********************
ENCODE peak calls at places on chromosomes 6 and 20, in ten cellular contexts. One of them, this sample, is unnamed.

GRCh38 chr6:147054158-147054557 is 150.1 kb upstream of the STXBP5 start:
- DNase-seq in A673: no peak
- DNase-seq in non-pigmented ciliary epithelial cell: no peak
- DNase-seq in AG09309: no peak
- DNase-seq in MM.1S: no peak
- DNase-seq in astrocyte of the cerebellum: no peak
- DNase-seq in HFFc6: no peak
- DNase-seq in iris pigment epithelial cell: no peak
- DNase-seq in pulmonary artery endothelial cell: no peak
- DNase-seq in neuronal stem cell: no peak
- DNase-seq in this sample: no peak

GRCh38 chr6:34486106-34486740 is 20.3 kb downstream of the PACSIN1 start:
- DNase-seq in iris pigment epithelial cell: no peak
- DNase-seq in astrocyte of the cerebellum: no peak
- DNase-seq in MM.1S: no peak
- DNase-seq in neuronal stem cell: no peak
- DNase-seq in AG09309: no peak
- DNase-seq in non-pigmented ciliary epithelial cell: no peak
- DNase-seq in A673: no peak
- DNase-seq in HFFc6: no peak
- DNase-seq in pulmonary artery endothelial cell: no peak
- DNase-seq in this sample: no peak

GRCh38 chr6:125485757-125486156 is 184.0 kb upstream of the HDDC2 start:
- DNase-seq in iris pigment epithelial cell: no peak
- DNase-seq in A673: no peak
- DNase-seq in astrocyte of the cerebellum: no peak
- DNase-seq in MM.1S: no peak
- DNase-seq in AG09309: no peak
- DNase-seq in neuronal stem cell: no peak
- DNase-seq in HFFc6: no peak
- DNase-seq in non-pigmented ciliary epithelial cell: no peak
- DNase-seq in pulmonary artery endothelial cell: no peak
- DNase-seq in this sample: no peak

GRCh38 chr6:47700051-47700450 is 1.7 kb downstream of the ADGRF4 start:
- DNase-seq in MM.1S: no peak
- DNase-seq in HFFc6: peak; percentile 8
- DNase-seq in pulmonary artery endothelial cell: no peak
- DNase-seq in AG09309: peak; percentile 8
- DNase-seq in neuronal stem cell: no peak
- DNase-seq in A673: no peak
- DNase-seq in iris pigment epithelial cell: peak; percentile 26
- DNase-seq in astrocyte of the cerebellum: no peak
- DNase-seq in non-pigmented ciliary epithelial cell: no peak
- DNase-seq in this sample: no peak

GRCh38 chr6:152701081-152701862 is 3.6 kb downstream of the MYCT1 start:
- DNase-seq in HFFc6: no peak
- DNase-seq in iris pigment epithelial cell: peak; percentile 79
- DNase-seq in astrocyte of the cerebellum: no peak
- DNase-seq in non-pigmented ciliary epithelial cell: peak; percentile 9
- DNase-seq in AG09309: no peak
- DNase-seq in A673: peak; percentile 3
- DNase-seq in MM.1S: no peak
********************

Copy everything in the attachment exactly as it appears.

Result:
ENCODE peak calls at places on chromosomes 6 and 20, in ten cellular contexts. One of them, this sample, is unnamed.

GRCh38 chr6:147054158-147054557 is 150.1 kb upstream of the STXBP5 start:
- DNase-seq in A673: no peak
- DNase-seq in non-pigmented ciliary epithelial cell: no peak
- DNase-seq in AG09309: no peak
- DNase-seq in MM.1S: no peak
- DNase-seq in astrocyte of the cerebellum: no peak
- DNase-seq in HFFc6: no peak
- DNase-seq in iris pigment epithelial cell: no peak
- DNase-seq in pulmonary artery endothelial cell: no peak
- DNase-seq in neuronal stem cell: no peak
- DNase-seq in this sample: no peak

GRCh38 chr6:34486106-34486740 is 20.3 kb downstream of the PACSIN1 start:
- DNase-seq in iris pigment epithelial cell: no peak
- DNase-seq in astrocyte of the cerebellum: no peak
- DNase-seq in MM.1S: no peak
- DNase-seq in neuronal stem cell: no peak
- DNase-seq in AG09309: no peak
- DNase-seq in non-pigmented ciliary epithelial cell: no peak
- DNase-seq in A673: no peak
- DNase-seq in HFFc6: no peak
- DNase-seq in pulmonary artery endothelial cell: no peak
- DNase-seq in this sample: no peak

GRCh38 chr6:125485757-125486156 is 184.0 kb upstream of the HDDC2 start:
- DNase-seq in iris pigment epithelial cell: no peak
- DNase-seq in A673: no peak
- DNase-seq in astrocyte of the cerebellum: no peak
- DNase-seq in MM.1S: no peak
- DNase-seq in AG09309: no peak
- DNase-seq in neuronal stem cell: no peak
- DNase-seq in HFFc6: no peak
- DNase-seq in non-pigmented ciliary epithelial cell: no peak
- DNase-seq in pulmonary artery endothelial cell: no peak
- DNase-seq in this sample: no peak

GRCh38 chr6:47700051-47700450 is 1.7 kb downstream of the ADGRF4 start:
- DNase-seq in MM.1S: no peak
- DNase-seq in HFFc6: peak; percentile 8
- DNase-seq in pulmonary artery endothelial cell: no peak
- DNase-seq in AG09309: peak; percentile 8
- DNase-seq in neuronal stem cell: no peak
- DNase-seq in A673: no peak
- DNase-seq in iris pigment epithelial cell: peak; percentile 26
- DNase-seq in astrocyte of the cerebellum: no peak
- DNase-seq in non-pigmented ciliary epithelial cell: no peak
- DNase-seq in this sample: no peak

GRCh38 chr6:152701081-152701862 is 3.6 kb downstream of the MYCT1 start:
- DNase-seq in HFFc6: no peak
- DNase-seq in iris pigment epithelial cell: peak; percentile 79
- DNase-seq in astrocyte of the cerebellum: no peak
- DNase-seq in non-pigmented ciliary epithelial cell: peak; percentile 9
- DNase-seq in AG09309: no peak
- DNase-seq in A673: peak; percentile 3
- DNase-seq in MM.1S: no peak